Paul’s discussion briefly mentioned the great demands of his endeavors to spread the Gospel far and wide. He drew upon his image of the training the games required. “I do not run aimlessly; I do not fight as if I were shadowboxing,” he said. “No, I drive my body and train it, for fear that, after having preached to others, I myself should be disqualified.”
Few 21st-century heirs to more than 2,000 years of Christian thinking will be surprised that Paul thought it made sense to prepare to meet the demands of Christian life, to get into condition, so to speak, perhaps through prayer, reading, discussion and participation in the Christian community’s life. God, after all, is not a magical power to take for granted.
Indeed, there can be times when Christians must ready themselves to live faith under adverse circumstances.
The fact that Paul recognized parallels between the stadium athletes’ disciplined preparation and that undertaken by Christians does not mean he failed to recognize their differences. The athletes of the games prepared “to win a perishable crown,” a wreath actually made of wilted celery. But Christians sought an “imperishable” crown.
Or, as St. John Paul II noted in an October 2000 speech, Paul’s “metaphor of healthy athletic competition” has a way of highlighting “the value of life, comparing it to a race not only for an earthly passing goal, but for an eternal one. A race in which not just one person, but everyone can be a winner.”
Human growth and development do not tend to come easy, certainly not over the long term. In sports and in all of life, it is safe to say with St. John Paul that “without sacrifices, important results are not obtained”; dissatisfaction takes root.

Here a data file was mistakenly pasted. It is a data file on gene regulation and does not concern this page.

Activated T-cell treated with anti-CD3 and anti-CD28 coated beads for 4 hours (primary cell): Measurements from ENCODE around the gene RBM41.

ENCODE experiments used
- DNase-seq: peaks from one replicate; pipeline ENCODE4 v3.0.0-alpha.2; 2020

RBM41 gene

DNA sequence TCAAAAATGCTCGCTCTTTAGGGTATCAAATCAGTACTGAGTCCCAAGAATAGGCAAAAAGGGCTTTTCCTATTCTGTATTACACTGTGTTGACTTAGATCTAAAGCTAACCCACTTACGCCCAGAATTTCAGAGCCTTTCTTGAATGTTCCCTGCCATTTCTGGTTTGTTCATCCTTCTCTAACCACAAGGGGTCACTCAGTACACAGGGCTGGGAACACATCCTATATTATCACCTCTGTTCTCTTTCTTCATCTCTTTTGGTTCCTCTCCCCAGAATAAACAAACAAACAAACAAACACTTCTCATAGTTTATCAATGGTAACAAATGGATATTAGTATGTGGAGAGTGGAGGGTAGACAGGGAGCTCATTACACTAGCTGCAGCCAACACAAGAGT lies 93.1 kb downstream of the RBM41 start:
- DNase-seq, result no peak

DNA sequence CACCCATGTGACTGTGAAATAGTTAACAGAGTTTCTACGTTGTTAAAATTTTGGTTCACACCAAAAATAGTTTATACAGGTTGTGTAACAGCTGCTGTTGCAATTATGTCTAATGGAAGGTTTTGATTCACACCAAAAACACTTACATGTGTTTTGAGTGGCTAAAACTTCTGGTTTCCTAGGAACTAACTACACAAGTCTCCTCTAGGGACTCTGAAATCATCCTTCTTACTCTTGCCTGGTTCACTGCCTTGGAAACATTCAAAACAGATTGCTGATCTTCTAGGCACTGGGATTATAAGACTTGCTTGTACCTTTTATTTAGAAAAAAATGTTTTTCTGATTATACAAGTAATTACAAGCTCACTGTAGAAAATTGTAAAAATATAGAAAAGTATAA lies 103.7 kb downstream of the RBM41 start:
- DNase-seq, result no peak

This is “the logic of sport,” just as it is “the logic of life,” he explained.
In other words, close observation reveals that sacrifice, commitment and, yes, elements of suffering are inherent to achieving honorable goals and advancing in human maturity.
St. John Paul urged every Christian “to become a strong athlete of Christ, that is, a faithful and courageous witness to his Gospel.” This, he said, requires perseverance in prayer, training in virtue and following “the divine Master in everything.”
In this, he suggested, the wisdom of Psalm 126 is pertinent: “Those who sow in tears will reap with cries of joy.”
(Gibson served on Catholic News Service’s editorial staff for 37 years.)
Catholics seeking to adopt healthier lifestyles both physically and spiritually can turn to Catholic Fitness Training, a program that combines catechesis and workouts tailored to individual, group, parish or online personal training sessions.
Jordan Friske, 29, of San Diego told The Southern Cross, newspaper of the Diocese of San Diego, that “when we diet or exercise with a secular standpoint, we can often make our bodies an idol.”
From a Catholic viewpoint, Friske said, “our bodies are a gift and we are called to be stewards of all the gifts that God gifts us.”
Catholic Fitness Training’s website lists seven steps that Catholics can incorporate into their daily lives to become healthier physically and spiritually: create goals, have accountability, determine your basal metabolic rate (BMR), diet, start exercising, make your body your prayer and be patient.
“We should embrace that hard work and love the process. We will not reach our target weight or sainthood overnight,” the website states.
Catholic Fitness Training’s website is http://catholicfitnesstraining.trainerize.com/
Read more about Catholic Fitness Training here: http://thecatholicspirit.com/culture/faith-and-culture/body-and-soul-personal-trainer-promotes-exercise-as-way-to-honor-god/